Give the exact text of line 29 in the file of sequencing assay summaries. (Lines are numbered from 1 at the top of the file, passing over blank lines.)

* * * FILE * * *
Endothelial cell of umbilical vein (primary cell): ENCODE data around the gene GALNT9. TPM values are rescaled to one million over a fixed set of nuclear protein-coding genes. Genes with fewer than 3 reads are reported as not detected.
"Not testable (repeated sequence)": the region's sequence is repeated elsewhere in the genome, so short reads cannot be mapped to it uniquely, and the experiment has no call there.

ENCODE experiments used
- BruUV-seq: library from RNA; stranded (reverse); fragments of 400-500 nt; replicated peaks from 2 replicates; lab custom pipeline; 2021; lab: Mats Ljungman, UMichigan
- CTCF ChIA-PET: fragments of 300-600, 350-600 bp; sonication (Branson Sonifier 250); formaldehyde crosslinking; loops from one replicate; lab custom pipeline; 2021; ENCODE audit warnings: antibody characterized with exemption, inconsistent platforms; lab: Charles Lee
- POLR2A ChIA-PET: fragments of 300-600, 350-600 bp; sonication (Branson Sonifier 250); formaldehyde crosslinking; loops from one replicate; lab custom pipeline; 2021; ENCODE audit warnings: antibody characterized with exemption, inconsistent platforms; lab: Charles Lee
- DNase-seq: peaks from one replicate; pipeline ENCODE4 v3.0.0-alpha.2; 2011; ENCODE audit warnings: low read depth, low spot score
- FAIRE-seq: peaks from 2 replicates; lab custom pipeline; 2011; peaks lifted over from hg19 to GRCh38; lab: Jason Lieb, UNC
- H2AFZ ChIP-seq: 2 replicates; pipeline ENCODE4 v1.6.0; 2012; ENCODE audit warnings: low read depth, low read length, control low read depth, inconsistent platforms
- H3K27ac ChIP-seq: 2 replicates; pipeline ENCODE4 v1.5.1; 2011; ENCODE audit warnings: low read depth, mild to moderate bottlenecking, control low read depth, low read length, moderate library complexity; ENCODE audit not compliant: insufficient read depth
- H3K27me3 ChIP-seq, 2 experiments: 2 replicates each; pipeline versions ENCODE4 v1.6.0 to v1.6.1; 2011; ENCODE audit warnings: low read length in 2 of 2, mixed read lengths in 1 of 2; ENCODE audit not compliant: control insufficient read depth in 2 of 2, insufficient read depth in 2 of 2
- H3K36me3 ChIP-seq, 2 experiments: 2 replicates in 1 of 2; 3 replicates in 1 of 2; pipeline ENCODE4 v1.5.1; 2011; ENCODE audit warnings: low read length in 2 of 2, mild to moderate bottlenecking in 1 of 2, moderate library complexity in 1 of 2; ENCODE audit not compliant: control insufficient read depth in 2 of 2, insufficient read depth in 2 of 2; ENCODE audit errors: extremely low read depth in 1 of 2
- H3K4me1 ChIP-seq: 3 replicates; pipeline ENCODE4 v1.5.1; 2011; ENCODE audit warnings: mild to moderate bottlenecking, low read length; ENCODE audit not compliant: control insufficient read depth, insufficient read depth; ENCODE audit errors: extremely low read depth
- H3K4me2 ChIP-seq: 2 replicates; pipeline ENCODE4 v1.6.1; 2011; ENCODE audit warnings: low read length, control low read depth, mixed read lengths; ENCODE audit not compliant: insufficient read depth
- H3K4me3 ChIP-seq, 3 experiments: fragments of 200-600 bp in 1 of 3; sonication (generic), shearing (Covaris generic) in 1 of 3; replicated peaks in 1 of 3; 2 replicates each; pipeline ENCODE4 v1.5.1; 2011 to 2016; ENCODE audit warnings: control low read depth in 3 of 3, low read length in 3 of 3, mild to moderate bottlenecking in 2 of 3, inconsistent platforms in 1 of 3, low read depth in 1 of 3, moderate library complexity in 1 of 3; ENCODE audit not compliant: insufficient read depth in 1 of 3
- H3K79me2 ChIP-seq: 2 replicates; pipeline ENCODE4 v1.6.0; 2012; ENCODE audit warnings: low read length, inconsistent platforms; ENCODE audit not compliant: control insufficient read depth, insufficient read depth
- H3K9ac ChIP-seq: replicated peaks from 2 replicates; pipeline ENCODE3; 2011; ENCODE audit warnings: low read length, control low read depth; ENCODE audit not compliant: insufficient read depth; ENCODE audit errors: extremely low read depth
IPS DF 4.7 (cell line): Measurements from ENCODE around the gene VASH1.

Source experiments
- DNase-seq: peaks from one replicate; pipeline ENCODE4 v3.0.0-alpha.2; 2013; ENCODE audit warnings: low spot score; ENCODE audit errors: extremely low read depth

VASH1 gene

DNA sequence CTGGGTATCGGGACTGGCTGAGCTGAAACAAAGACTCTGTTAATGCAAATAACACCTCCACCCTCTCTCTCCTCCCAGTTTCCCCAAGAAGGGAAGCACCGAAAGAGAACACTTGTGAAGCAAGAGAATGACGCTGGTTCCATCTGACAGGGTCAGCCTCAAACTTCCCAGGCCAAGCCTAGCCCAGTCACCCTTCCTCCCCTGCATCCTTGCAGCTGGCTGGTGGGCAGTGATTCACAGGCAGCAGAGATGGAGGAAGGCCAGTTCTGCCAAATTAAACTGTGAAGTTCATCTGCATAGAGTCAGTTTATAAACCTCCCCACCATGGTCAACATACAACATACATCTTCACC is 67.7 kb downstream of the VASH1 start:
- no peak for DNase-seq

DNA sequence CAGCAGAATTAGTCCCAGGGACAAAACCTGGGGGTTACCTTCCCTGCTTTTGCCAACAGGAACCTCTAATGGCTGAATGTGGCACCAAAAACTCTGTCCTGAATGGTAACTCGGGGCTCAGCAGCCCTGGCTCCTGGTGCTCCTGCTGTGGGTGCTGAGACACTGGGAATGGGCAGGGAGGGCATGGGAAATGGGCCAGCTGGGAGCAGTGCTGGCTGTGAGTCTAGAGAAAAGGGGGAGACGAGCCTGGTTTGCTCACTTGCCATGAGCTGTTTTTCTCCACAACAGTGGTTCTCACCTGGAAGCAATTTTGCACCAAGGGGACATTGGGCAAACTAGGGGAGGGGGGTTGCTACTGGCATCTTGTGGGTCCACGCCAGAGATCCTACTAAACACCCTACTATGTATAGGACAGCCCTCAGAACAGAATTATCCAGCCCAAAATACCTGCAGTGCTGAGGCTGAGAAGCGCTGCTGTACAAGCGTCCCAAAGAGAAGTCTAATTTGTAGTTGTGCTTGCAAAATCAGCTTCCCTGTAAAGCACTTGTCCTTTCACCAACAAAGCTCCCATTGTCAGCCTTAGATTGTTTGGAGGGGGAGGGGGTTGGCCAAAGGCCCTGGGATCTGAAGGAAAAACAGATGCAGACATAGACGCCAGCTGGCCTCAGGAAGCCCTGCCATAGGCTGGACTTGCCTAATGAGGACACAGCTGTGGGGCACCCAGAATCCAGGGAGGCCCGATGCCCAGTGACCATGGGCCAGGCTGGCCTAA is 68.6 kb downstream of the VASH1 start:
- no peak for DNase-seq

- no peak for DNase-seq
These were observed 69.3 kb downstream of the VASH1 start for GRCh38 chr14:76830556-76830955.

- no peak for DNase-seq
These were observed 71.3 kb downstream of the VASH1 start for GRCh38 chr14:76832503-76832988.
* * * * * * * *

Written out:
These were observed 71.3 kb downstream of the VASH1 start for GRCh38 chr14:76832503-76832988.